For most of us, our homes, throughout lockdown, have been a safe space. A sanctuary where we shelter from the danger that lurks outside. But what do you do if the biggest threat resides inside – and your home becomes a cell in which you are trapped with your abuser?
The calls to the helpline for Women’s Aid since March have been horrific. Women have recounted being beaten, strangled, raped and constantly monitored by partners, who have used the pandemic as a pretext to increase violent attacks.
There are some so twisted that they have found a way to weaponise Covid-19 as a further tool to torture their partners. Women with underlying health conditions have reported their partners flagrantly breaching public health restrictions and then coming home and coughing or spitting on them.
These women live in fear constantly. Every minute of every day is accompanied by a persistent sense of dread that they will say the wrong thing, wear the wrong clothes, make the wrong meal or simply breathe in the wrong way and, suddenly, be savagely attacked.
There are more of them out there than you think. Oftentimes, they live in homes which, from the outside, appear to be models of domestic bliss with men who are viewed as pillars of the community. The ones about whom, after a woman is killed or seriously injured, shocked neighbours say, “He was always known as a great family man.”
This is an issue of life and death for many. Between 1996 and 2019, 231 women in this country died violently. Of the 180 resolved cases, 56pc were killed by a partner or ex-partner. The State cannot stop men attacking women. Gendered violence has existed for millennia and will persist for millennia more. However, what it can do, what it must do, is make it easier for women to come forward and report abuse – and protect those who make the courageous decision to seek help.
Currently, it is failing at that job. Between March and August, an average of eight women and children a day have been turned away from refuges because there was no space. That is a total of 1,351 requests for assistance – which are usually only ever made when a woman is desperate – which could not be met.
Instead of helping these women escape their abuser and find safety and security, the State becomes complicit in their abuse. It gives them little other option but to continue to live in dangerous situations with men who belittle, demean and torture them.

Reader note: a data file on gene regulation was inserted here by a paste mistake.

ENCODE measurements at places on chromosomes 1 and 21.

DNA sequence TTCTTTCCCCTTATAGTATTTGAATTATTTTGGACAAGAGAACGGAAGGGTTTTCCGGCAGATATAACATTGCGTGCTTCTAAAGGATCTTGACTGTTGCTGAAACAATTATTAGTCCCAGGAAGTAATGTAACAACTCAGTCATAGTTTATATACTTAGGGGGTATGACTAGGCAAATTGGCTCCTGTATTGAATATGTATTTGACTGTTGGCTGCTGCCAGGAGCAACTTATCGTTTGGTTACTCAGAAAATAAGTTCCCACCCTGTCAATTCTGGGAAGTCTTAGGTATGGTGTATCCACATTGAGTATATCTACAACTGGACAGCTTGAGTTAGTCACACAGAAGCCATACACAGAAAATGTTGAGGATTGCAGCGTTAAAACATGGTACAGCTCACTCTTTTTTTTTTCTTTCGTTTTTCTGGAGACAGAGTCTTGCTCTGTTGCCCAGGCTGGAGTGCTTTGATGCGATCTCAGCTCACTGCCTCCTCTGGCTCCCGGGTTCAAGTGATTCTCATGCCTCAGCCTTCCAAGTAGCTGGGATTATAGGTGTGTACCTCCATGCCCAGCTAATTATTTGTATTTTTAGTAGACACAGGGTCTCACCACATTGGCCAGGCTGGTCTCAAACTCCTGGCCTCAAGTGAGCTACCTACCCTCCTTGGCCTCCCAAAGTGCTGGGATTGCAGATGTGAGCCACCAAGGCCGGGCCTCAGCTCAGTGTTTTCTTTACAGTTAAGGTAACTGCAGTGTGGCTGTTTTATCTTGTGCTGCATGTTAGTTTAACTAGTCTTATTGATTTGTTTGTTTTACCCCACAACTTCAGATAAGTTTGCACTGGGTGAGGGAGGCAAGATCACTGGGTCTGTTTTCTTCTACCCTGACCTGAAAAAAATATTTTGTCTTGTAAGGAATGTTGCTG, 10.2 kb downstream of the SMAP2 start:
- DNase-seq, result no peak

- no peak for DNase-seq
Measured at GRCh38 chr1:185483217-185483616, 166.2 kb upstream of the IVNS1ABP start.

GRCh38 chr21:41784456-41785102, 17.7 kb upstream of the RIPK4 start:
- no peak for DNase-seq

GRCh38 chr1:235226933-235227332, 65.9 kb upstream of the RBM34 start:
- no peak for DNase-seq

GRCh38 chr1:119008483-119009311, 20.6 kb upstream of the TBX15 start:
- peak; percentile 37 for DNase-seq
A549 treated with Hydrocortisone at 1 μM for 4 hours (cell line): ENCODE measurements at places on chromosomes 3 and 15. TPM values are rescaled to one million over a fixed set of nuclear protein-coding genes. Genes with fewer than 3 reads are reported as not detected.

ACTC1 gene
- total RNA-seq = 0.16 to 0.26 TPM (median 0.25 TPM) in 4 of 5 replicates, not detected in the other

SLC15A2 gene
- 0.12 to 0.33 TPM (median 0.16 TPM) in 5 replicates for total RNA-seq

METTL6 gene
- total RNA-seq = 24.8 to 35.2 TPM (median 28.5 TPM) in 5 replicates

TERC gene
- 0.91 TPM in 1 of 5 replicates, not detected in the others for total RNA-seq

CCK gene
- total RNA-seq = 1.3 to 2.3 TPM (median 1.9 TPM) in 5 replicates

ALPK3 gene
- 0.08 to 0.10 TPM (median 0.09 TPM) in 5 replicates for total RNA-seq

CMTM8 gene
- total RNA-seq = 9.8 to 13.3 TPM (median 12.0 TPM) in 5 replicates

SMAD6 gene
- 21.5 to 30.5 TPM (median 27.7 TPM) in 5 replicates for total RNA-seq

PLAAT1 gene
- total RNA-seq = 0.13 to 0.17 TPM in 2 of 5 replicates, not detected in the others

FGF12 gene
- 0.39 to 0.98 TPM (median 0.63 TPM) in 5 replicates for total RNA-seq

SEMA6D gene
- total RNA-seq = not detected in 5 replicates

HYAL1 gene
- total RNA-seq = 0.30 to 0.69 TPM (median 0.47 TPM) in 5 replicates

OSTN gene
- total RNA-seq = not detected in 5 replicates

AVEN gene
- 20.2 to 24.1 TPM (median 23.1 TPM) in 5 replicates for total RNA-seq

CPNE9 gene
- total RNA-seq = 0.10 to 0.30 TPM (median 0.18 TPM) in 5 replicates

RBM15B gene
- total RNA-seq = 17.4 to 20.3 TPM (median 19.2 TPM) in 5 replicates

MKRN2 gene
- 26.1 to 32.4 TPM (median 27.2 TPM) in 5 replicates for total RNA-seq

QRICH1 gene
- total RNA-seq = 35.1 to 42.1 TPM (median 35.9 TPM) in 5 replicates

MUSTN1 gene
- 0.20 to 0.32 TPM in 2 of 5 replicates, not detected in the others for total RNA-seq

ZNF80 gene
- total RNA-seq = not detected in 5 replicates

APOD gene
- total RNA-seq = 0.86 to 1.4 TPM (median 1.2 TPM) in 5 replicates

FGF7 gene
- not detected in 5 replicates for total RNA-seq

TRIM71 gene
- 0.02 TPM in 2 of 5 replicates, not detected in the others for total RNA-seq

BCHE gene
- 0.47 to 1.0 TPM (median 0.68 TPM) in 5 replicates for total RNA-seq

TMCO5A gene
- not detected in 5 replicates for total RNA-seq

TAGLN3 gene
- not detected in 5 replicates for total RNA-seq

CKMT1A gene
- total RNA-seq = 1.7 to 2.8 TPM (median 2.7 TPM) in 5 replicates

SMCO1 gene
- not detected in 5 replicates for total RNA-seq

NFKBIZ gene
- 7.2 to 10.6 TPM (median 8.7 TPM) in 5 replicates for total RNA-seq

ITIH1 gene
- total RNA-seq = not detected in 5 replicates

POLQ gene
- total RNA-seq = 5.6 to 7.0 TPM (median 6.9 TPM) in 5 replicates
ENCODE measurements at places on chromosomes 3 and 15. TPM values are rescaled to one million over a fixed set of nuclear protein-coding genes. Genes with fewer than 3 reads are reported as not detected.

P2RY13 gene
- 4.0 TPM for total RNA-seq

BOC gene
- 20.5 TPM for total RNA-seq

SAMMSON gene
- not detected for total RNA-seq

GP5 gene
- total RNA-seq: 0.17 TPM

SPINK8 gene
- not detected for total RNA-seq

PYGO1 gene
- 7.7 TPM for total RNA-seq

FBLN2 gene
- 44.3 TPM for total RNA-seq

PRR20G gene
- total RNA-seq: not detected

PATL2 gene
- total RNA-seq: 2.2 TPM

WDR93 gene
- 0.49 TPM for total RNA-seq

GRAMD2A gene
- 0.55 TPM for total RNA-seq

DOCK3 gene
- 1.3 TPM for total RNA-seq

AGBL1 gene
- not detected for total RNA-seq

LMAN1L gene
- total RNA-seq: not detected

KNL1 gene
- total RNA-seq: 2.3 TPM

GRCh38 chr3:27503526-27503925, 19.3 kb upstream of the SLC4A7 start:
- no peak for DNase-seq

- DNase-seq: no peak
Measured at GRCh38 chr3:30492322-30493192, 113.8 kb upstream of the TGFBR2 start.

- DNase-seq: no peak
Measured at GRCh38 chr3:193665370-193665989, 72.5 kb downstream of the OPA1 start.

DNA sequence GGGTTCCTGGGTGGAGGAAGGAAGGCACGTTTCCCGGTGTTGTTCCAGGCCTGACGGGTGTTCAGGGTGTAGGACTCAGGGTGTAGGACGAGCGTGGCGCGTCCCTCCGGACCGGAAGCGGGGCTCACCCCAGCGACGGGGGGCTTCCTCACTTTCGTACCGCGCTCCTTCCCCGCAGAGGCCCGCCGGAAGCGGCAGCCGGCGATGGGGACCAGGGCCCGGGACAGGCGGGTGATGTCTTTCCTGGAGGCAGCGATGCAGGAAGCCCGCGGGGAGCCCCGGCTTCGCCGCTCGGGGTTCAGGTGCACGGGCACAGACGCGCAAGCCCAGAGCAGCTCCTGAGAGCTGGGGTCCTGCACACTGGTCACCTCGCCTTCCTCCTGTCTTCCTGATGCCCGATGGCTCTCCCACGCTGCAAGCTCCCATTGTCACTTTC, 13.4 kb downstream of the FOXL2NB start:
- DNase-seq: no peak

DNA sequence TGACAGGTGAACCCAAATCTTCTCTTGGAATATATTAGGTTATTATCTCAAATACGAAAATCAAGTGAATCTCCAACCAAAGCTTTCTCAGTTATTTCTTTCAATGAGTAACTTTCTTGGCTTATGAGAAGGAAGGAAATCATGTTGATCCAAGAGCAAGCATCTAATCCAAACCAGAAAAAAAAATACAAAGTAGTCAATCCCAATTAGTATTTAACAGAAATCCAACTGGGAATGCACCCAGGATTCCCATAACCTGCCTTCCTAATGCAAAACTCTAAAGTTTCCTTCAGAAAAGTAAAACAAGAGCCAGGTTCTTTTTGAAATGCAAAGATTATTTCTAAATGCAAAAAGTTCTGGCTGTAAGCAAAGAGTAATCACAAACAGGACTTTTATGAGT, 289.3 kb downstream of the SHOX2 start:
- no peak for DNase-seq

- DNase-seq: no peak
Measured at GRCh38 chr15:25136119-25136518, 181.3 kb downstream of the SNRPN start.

Throughout this crisis, various ministers have made the right noises about wanting to help victims of domestic abuse. But actions speak louder than words. For many years, Ireland has had a scandalously low number of refuge places and successive governments have done nothing about it.
Last year, on International Women’s Day, the director of the National Women’s Council, Orla O’Connor, issued a prescient warning.
“The Council of Europe Convention sets out the minimum refuge spaces required by a State, and at present Ireland only have one-third the recommended spaces. Refuge spaces are critically needed, to protect women and their children fleeing from abusive partners. We know that many women stay in abusive relationships simply because they have nowhere else to go,” she said.
Think about that. Just one-third the recommended number of refuge spaces – in a country that claims to respect and value women’s lives. Since Covid-19 arrived, the situation has deteriorated even further. Due to social distancing and isolation requirements, capacity in emergency refuge accommodation has decreased by 25pc.
Despite these deficiencies in capacity, nearly 2,000 women and 411 children have received support from a domestic violence service every month since March. Of these women and children, an average of 575 women and 98 children accessed the service for the first time.
This is the shadow pandemic. The virus of violence against women that is raging in the shadows, exacerbated by Covid-19.
Today is International Day for the Elimination of Violence against Women, the day when a spotlight, briefly, gets shone on that shadow. While Government representatives will probably use the occasion to lambast domestic abuse, and those who commit it, what women really need is a promise: That the Government will provide more refuge spaces.
Too often in this country, progress in securing the rights of women proceeds at a snail’s pace and comes only after there has been an avoidable tragedy. The campaign to repeal the Eighth Amendment succeeded in puncturing decades of political apathy only after the tragic death of Savita Halappanavar caused widespread public anger and revulsion.
Last week, the Government said it would finally move to enact legislation that made so-called revenge porn illegal. It did so only after up to 140,000 intimate images – some of underage girls – were leaked and posted on an internet server that was accessed by at least 500 users. That legislation was first published three years ago, in 2017. There was no urgency in enacting that legislation –and now it is too late for it to help any of those women.
What will it take for the Government to seriously address the huge dearth of women’s refuge spaces around the country? It has known about it for years, but each year it fails to act.
Will it take a tragedy, in which a woman is turned away and is subsequently killed, before it takes its responsibility to protect women seriously?
Women who are being beaten and abused have little power. As well as suffering physical injuries, their confidence and self-esteem is torn to shreds. When they finally muster up the courage to leave, and save themselves, the State should be there to help them. It’s the least they deserve – and the least they should expect.